Keycloak: Requesting Token with Password Grant

In this tutorial, you will learn how to use a Password Grant OAuth 2 authorization flow to request an Access Token and a Refresh token from the Keycloak server by sending HTTP Post request to a /token web service endpoint.

For video lessons on how to secure your Spring Boot application with OAuth 2.0. and Spring Security 5, please checkout my complete video course OAuth 2.0. in Spring Boot applications.

The Password Grant flow should only be used if your application does not support redirects. Otherwise, if your application is a Web application or a mobile application and does support redirects, it is recommended to use an Authorization Code grant flow. If your application is a secure mobile application and a user has an absolute trust for this mobile application and is ready to provide it with their username and password, then a Password Grant flow can be used. Although, the latest OAuth 2.0 Security Best Current Practice disallows the password grant entirely.

The password grant can also be useful when you need to migrate existing clients by converting their stored credentials to an OAuth access token.

I assume that you already have a Keycloak server running and a user created. Otherwise, please follow these two tutorials first:

  1. Keycloak: Starting a Standalone Server,
  2. Keycloak: Creating a New User.

Getting Access Token with Password Grant Type

The following HTTP Post request can be used to request an access token and a refresh token using user’s(Resource Owner) password credentials. Before sending this request make sure the Keycloak server is running and the user’s credentials are correct.

curl --location --request POST 'http://localhost:8080/auth/realms/appsdeveloperblog/protocol/openid-connect/token' \
--header 'Content-Type: application/x-www-form-urlencoded' \
--data-urlencode 'password=USER-PASSWORD' \
--data-urlencode 'username=USER-NAME' \
--data-urlencode 'client_id=photo-app-client' \
--data-urlencode 'grant_type=password'

Where:

  • localhost:8080 – is a host and a port number on which the Keycloak server is running,
  • appsdeveloperblog – is a Keycloak Realm,
  • photo-app-client – is an OAuth client registered with Keycloak authorization server,
  • The USER-PASSWORD and the USER-NAME – are the Resource Owner(user) login credentials,
  • password –  is a password grant.  The Grant Type is a way to exchange a user’s credentials for an access token.

In case of a successful request, you should see a similar JSON in a Response Body:

{
    "access_token": "eyJhbGciOiJSUzI1NiIsInR5cCIgOiAiSldUIiwia2lkIiA6ICItNUlsX2I0cUktdWFvaEI3d244UHY3WEM2UEktU3BNbmZCRnlJZUx6QTJNIn0.eyJleHAiOjE1OTIyNDg2OTAsImlhdCI6MTU5MjI0ODM5MCwianRpIjoiNTBmZmE5OGYtYjBmMS00MmY1LTljMjEtOTM3MDlkMTE3YjNiIiwiaXNzIjoiaHR0cDovL2xvY2FsaG9zdDo4MDgwL2F1dGgvcmVhbG1zL2FwcHNkZXZlbG9wZXJibG9nIiwiYXVkIjpbInJlYWxtLW1hbmFnZW1lbnQiLCJhY2NvdW50Il0sInN1YiI6IjFkZGUzZmMzLWM2ZGItNDlmYi05YjNkLTc5NjRjNWMwNjg3YSIsInR5cCI6IkJlYXJlciIsImF6cCI6InBob3RvLWFwcC1jbGllbnQiLCJzZXNzaW9uX3N0YXRlIjoiNmYxOGNlZjUtZTI5OS00ZWMyLTgwMjAtODhkMmQ5N2EzZDNiIiwiYWNyIjoiMSIsInJlYWxtX2FjY2VzcyI6eyJyb2xlcyI6WyJVc2VyIiwib2ZmbGluZV9hY2Nlc3MiLCJ1bWFfYXV0aG9yaXphdGlvbiJdfSwicmVzb3VyY2VfYWNjZXNzIjp7InJlYWxtLW1hbmFnZW1lbnQiOnsicm9sZXMiOlsidmlldy1yZWFsbSIsInZpZXctaWRlbnRpdHktcHJvdmlkZXJzIiwibWFuYWdlLWlkZW50aXR5LXByb3ZpZGVycyIsImltcGVyc29uYXRpb24iLCJyZWFsbS1hZG1pbiIsImNyZWF0ZS1jbGllbnQiLCJtYW5hZ2UtdXNlcnMiLCJxdWVyeS1yZWFsbXMiLCJ2aWV3LWF1dGhvcml6YXRpb24iLCJxdWVyeS1jbGllbnRzIiwicXVlcnktdXNlcnMiLCJtYW5hZ2UtZXZlbnRzIiwibWFuYWdlLXJlYWxtIiwidmlldy1ldmVudHMiLCJ2aWV3LXVzZXJzIiwidmlldy1jbGllbnRzIiwibWFuYWdlLWF1dGhvcml6YXRpb24iLCJtYW5hZ2UtY2xpZW50cyIsInF1ZXJ5LWdyb3VwcyJdfSwiYWNjb3VudCI6eyJyb2xlcyI6WyJtYW5hZ2UtYWNjb3VudCIsIm1hbmFnZS1hY2NvdW50LWxpbmtzIiwidmlldy1wcm9maWxlIl19fSwic2NvcGUiOiJlbWFpbCBwcm9maWxlIiwiZW1haWxfdmVyaWZpZWQiOmZhbHNlLCJwcmVmZXJyZWRfdXNlcm5hbWUiOiJzZXJnZXkifQ.gauVxQ-xKBQO51JdgrUnTSjZt6pKiN1pYzWEmNYXH45pj4sFSt9249mOn6J9X6OpJxkl5H5o2b2PPX9X7ZnLYz4i-mXHuYpNhVlmpbee2xH8i3_RmjcBSJebyjs11T8QrAj41mADNYZXLi_mW7Uu7ecSrUiBHoioaMBJnX7CUPN67Q1ctviCkNqbkrPsZyYFaky0en-smBGMMVmLaIS6xksBnxAZBLcalw4IkU7YVFynT-qGUhwGiGrkcTZwSLCowCZcBK3mAH_otdNqiTlGcGgAdqn0ea092WS0EdzR2bAMddCXM7FsD_HzooouxdvPgMuoxaHPp9rClh7dlX7fNw",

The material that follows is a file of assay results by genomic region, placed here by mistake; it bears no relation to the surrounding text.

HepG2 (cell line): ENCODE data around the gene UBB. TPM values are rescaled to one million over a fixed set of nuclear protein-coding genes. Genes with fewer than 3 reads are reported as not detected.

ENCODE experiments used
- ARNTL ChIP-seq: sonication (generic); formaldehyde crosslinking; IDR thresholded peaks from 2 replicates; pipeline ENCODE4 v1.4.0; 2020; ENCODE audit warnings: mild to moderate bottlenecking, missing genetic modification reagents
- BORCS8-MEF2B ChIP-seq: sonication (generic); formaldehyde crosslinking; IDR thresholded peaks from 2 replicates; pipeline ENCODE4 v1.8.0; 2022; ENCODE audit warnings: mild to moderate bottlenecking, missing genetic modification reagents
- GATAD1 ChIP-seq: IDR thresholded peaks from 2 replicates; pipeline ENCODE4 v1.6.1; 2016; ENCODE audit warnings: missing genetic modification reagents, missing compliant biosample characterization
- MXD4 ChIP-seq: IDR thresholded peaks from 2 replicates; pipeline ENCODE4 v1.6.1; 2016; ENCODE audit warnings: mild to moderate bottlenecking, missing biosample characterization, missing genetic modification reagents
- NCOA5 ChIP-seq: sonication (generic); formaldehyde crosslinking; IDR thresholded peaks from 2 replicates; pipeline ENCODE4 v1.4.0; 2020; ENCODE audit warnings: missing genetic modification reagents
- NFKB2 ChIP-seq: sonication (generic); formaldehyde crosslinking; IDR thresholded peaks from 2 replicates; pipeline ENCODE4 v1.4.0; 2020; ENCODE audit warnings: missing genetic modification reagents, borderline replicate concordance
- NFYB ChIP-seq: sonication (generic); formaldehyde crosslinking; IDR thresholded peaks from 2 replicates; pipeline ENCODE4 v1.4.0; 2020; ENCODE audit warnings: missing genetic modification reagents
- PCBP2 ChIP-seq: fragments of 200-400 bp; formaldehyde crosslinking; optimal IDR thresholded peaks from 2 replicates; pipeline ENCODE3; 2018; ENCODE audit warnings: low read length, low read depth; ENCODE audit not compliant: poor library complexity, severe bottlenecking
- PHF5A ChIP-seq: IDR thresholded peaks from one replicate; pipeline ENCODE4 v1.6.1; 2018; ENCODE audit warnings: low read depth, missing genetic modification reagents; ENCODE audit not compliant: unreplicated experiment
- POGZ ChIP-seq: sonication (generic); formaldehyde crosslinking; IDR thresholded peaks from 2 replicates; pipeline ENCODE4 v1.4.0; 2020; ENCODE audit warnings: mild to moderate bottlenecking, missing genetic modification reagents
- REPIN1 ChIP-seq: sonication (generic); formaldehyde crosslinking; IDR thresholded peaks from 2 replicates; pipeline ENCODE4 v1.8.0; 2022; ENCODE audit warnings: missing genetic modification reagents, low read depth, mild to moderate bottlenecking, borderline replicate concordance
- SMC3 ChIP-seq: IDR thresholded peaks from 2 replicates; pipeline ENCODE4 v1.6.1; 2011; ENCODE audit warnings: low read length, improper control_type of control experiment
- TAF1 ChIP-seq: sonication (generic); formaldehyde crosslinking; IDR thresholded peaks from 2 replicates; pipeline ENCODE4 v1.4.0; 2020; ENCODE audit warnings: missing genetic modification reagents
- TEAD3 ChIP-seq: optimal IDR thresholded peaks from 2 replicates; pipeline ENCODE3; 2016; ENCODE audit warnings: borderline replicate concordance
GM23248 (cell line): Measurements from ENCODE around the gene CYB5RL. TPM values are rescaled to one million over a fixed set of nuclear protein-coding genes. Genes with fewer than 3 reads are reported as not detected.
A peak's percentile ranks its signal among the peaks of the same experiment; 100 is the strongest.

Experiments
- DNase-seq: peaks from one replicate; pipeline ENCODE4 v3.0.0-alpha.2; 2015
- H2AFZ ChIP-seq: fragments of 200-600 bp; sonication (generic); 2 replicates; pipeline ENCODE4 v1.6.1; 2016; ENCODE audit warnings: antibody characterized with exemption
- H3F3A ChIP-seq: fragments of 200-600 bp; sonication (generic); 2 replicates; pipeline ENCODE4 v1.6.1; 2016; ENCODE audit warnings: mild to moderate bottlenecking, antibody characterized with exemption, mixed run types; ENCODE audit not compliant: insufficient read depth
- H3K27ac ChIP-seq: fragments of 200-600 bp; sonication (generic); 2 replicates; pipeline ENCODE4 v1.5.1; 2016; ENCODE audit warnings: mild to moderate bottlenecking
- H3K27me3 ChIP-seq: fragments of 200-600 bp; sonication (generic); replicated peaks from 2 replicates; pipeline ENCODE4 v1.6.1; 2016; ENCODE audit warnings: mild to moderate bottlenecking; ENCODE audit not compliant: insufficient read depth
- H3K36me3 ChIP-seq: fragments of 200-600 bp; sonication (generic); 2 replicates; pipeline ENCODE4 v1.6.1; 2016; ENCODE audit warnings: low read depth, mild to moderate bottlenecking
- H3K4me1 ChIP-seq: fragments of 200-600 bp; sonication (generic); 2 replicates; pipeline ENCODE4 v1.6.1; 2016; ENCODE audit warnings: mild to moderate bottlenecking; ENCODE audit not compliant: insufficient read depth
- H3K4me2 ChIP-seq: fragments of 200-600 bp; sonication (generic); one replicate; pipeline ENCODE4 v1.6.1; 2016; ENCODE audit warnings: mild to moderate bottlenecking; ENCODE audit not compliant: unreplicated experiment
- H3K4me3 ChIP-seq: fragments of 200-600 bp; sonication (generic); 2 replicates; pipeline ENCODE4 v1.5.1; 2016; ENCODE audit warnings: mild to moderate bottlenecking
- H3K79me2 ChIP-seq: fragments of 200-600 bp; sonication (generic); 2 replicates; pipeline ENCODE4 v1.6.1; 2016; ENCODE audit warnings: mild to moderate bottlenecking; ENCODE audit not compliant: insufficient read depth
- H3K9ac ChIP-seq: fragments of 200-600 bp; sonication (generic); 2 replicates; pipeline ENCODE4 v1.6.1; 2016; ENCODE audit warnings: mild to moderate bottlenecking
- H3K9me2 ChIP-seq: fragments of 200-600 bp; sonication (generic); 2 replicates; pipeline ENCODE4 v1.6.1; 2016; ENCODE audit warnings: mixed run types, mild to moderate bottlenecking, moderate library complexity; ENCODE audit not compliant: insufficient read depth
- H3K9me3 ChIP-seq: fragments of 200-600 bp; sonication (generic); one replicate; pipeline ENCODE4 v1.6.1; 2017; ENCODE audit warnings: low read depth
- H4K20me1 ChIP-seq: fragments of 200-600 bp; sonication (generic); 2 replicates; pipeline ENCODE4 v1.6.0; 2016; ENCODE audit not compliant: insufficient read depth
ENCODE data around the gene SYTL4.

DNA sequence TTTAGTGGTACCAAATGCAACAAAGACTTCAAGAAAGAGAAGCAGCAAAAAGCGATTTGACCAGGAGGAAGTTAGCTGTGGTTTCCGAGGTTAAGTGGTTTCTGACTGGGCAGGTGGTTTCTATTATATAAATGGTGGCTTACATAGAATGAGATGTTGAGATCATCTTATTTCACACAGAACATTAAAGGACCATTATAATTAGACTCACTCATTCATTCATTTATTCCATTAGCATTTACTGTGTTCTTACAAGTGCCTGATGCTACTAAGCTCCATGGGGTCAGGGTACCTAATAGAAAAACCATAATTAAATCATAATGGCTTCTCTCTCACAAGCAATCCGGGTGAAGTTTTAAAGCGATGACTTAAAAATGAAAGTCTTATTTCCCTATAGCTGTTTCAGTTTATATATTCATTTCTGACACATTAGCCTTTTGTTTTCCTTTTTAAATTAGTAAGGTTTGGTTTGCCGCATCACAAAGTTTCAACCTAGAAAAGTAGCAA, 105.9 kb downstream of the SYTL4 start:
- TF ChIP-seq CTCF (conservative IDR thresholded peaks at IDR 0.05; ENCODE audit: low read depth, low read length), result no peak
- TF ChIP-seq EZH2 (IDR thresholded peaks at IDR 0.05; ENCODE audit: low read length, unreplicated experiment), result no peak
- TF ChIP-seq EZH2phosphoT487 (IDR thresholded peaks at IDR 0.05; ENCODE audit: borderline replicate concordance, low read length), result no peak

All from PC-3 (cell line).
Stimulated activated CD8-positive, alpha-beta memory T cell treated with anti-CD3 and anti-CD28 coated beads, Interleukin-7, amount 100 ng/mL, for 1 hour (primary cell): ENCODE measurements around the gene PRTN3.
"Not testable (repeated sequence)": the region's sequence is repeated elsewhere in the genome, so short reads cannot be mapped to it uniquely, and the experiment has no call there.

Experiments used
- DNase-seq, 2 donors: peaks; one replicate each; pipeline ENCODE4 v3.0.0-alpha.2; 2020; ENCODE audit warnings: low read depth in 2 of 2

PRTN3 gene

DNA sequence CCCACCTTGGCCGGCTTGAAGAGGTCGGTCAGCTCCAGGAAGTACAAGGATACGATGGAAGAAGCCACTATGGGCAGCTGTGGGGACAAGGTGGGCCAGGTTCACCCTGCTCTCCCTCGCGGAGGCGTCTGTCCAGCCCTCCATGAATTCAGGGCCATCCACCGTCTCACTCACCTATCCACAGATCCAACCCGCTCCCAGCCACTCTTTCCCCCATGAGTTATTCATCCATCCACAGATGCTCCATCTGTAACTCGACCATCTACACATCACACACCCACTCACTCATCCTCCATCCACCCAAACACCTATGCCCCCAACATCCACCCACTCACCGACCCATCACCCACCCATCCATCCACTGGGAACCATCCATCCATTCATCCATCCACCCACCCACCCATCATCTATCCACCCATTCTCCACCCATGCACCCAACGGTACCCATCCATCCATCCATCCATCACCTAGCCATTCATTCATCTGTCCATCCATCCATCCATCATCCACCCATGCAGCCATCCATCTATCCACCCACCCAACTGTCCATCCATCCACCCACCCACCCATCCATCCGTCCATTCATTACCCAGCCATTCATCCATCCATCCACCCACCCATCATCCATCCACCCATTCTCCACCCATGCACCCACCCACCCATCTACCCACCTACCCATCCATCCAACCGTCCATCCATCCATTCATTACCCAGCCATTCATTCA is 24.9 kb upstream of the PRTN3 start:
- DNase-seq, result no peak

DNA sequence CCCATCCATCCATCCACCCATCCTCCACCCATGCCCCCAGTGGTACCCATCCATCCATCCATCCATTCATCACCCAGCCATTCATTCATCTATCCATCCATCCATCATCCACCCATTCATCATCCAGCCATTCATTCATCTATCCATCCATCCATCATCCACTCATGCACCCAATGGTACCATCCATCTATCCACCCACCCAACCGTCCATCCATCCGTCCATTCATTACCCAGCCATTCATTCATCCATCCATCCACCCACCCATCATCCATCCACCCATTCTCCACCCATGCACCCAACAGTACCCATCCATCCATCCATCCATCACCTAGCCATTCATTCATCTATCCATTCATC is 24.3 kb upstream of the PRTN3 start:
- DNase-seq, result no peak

"expires_in": 300,
    "refresh_expires_in": 1800,
    "refresh_token": "eyJhbGciOiJIUzI1NiIsInR5cCIgOiAiSldUIiwia2lkIiA6ICJlYWQyMDZmOS05MzczLTQ1OTAtOGQ4OC03YWNkYmZjYTU5MmMifQ.eyJleHAiOjE1OTIyNTAxOTAsImlhdCI6MTU5MjI0ODM5MCwianRpIjoiNzJlNTI1YmMtNDIwMy00MDhiLThhYzAtYzk2ZGNiYTFhOTI2IiwiaXNzIjoiaHR0cDovL2xvY2FsaG9zdDo4MDgwL2F1dGgvcmVhbG1zL2FwcHNkZXZlbG9wZXJibG9nIiwiYXVkIjoiaHR0cDovL2xvY2FsaG9zdDo4MDgwL2F1dGgvcmVhbG1zL2FwcHNkZXZlbG9wZXJibG9nIiwic3ViIjoiMWRkZTNmYzMtYzZkYi00OWZiLTliM2QtNzk2NGM1YzA2ODdhIiwidHlwIjoiUmVmcmVzaCIsImF6cCI6InBob3RvLWFwcC1jbGllbnQiLCJzZXNzaW9uX3N0YXRlIjoiNmYxOGNlZjUtZTI5OS00ZWMyLTgwMjAtODhkMmQ5N2EzZDNiIiwic2NvcGUiOiJlbWFpbCBwcm9maWxlIn0.c5JZg9Y-a1etKmF3uRcnbKKIeAIDe72cz1tPe5IzpRo",
    "token_type": "bearer",
    "not-before-policy": 0,
    "session_state": "6f18cef5-e299-4ec2-8020-88d2d97a3d3b",
    "scope": "email profile"
}

You might have noticed that, although the above request does not specify a scope request parameter, the response JSON document does contain two scope values returned: “email” and “profile”. These are just the Default Client Scopes registered with at the authorization server. Your OAuth client might have different scopes configured.

I hope this short tutorial was helpful to you. Have a look at other tutorials about OAuth and the Keycloak authorization server on this web site. You might find more interesting tutorials to read.

 

Leave a Reply

Your email address will not be published. Required fields are marked *

Free Video Lessons

Enter your email and stay on top of things,

Subscribe!